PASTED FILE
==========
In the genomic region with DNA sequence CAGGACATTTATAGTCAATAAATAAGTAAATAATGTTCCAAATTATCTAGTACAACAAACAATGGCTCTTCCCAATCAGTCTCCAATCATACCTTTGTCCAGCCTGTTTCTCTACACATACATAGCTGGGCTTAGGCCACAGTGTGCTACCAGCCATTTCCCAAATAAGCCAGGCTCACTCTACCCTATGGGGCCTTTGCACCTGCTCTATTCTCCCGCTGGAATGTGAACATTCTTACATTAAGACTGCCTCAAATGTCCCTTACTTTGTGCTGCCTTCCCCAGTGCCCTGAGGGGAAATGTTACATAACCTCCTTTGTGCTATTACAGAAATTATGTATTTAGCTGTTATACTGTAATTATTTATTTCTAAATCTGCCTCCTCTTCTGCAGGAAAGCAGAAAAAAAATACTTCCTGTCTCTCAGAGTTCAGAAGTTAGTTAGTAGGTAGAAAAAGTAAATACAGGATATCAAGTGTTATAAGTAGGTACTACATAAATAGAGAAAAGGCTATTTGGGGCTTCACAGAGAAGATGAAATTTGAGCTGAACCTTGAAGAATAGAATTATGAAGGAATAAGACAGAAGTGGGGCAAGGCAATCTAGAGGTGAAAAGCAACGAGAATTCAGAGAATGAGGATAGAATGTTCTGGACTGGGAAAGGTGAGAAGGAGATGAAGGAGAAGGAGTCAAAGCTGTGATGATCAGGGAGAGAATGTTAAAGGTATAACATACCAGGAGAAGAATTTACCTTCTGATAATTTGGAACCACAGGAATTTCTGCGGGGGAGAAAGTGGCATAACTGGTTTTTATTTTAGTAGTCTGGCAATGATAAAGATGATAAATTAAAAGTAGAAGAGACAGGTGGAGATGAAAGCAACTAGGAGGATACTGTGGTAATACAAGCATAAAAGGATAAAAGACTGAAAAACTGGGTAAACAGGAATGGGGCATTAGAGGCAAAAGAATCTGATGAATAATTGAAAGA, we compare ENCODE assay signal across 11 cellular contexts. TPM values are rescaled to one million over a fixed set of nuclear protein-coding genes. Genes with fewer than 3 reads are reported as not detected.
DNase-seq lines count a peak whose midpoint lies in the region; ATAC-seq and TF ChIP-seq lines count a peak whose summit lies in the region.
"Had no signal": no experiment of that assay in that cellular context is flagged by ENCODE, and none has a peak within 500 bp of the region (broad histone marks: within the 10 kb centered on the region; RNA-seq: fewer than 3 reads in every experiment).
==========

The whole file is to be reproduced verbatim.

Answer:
In the genomic region with DNA sequence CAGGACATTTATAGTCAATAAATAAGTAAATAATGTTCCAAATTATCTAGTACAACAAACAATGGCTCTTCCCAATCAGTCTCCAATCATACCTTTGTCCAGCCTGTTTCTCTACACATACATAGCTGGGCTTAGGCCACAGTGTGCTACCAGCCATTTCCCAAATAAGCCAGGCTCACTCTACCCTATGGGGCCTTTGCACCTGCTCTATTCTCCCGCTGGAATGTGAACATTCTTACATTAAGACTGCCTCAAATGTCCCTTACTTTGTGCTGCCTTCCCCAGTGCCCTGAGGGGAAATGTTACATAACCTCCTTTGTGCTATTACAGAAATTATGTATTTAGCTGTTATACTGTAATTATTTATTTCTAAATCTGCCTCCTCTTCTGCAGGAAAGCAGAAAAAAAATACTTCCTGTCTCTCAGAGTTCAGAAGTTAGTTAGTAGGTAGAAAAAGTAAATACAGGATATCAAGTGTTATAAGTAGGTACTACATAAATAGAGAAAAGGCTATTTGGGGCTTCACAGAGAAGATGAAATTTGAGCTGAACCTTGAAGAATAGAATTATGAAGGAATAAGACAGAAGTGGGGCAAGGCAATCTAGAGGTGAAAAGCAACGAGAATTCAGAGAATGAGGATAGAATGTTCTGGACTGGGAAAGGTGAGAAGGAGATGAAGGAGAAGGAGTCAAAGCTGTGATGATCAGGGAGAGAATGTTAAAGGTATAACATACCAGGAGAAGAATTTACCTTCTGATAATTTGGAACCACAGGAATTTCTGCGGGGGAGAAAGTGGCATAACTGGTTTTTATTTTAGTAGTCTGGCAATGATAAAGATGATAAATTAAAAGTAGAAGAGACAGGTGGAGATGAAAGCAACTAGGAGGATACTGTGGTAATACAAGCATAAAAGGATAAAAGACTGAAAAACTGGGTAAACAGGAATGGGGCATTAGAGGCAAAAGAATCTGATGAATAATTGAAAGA, we compare ENCODE assay signal across 11 cellular contexts. TPM values are rescaled to one million over a fixed set of nuclear protein-coding genes. Genes with fewer than 3 reads are reported as not detected.
DNase-seq lines count a peak whose midpoint lies in the region; ATAC-seq and TF ChIP-seq lines count a peak whose summit lies in the region.
"Had no signal": no experiment of that assay in that cellular context is flagged by ENCODE, and none has a peak within 500 bp of the region (broad histone marks: within the 10 kb centered on the region; RNA-seq: fewer than 3 reads in every experiment).